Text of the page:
Yankees fans don’t mind watching four hour games at all, thank you very much

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I didn’t watch the Yankees-Red Sox game for a number of reasons, but I can gather from the box score and what people are saying today that it was pretty thrilling.  And no matter what I think of the length of these affairs, I should probably just put a sock in my complaints.  Why? This tweet from Eric Fisher of Sports Business Journal:

Appears to be a strong chance that last night’s 4 hr+ NYY-BOS epic will be YES’ highest rated game of the year. Will know more later today.

I don’t think this stuff translates to the national broadcasts in the postseason, as non-Yankees or Red Sox fans just aren’t going to want to stay up until 1AM for an ALCS game like this. But to that we should probably just say “who cares?”  It goes back to what I always say when playoff ratings come up: baseball is a local thing. Last night’s game proved it.  If you love the Yankees and the Red Sox, that stuff is manna from heaven.  If you don’t, it ain’t.

I don’t, so it ain’t, but that’s a subjective aesthetic opinion.  And even if I’d like to see baseball do something to move these things along, I must concede that failing to do so will not represent the end of the world.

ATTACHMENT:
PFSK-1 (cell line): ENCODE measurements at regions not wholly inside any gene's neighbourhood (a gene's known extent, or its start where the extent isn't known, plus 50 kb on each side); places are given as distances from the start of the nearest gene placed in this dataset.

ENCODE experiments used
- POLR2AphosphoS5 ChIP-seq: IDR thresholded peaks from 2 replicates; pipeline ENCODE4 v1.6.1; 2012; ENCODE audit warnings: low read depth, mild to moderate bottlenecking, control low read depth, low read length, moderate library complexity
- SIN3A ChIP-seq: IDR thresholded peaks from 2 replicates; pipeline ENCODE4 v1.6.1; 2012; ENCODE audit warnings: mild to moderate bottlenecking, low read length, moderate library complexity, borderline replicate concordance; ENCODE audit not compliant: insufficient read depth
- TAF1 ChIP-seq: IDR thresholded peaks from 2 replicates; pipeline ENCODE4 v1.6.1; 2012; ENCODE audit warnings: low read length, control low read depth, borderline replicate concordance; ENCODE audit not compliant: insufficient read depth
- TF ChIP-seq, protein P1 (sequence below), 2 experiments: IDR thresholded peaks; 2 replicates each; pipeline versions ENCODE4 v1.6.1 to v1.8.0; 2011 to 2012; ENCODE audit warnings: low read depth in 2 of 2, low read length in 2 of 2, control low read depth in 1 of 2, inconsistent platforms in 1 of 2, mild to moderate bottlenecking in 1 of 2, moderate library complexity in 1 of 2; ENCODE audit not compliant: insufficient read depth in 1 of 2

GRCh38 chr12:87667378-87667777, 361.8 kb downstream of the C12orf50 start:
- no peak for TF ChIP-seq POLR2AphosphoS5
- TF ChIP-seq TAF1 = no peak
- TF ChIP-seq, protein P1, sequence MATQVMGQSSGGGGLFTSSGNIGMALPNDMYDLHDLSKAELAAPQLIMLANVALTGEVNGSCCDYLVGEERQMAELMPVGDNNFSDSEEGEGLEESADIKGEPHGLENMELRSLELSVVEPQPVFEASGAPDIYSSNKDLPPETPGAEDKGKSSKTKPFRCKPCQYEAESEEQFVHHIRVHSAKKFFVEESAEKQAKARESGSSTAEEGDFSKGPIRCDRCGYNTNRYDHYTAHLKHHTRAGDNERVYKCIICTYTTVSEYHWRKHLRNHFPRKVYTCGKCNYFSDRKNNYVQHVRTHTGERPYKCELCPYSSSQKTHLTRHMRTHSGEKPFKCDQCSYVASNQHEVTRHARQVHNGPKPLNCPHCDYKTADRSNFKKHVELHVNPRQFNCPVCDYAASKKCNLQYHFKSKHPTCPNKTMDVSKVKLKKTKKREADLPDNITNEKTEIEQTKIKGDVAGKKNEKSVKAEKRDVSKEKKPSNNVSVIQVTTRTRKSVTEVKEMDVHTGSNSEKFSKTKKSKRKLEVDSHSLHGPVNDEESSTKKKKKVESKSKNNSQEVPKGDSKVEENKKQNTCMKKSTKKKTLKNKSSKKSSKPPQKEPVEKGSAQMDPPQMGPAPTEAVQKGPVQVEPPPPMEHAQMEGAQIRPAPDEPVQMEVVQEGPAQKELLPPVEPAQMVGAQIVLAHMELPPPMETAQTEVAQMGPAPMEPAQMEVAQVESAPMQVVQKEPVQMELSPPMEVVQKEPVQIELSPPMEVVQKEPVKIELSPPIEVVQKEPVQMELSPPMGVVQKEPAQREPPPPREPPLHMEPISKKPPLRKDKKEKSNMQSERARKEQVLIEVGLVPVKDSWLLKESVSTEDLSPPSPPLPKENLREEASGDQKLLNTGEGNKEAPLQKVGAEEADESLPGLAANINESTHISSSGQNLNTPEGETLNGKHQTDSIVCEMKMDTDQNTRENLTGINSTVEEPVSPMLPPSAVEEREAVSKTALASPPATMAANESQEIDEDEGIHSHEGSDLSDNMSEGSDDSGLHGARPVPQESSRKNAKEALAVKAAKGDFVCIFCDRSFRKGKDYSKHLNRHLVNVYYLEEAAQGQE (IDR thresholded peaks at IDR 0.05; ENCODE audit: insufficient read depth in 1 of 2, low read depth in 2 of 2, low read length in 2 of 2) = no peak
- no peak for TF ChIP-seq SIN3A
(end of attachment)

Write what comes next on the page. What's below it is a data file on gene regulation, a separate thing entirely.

Troy Tulowitzki poses as a pitcher on photo day

Tom Szczerbowski/Getty Images
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Update: The photographer was apparently in on the action, according to Topps. Still pretty funny. (Hat tip: Mike Ashmore)

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Thursday marked photo day for the Blue Jays. There are always some oddities, usually when the players create fun for themselves. This time, the fun happened when a photographer mistook shortstop Troy Tulowitzki for a pitcher. Tulowitzki rolled with it and followed the photographer’s instructions to pose like a pitcher.

Hazel Mae has the hilarious video:

Hitters, of course, typically pose with a bat over their shoulder. Pitchers typically have their hand in their glove, sometimes leaning forward as if receiving the signs from their catcher.

Tulowitzki has exclusively played shortstop during his 12-year career in the majors, but perhaps one day he’ll step on the mound and be able to call himself a pitcher.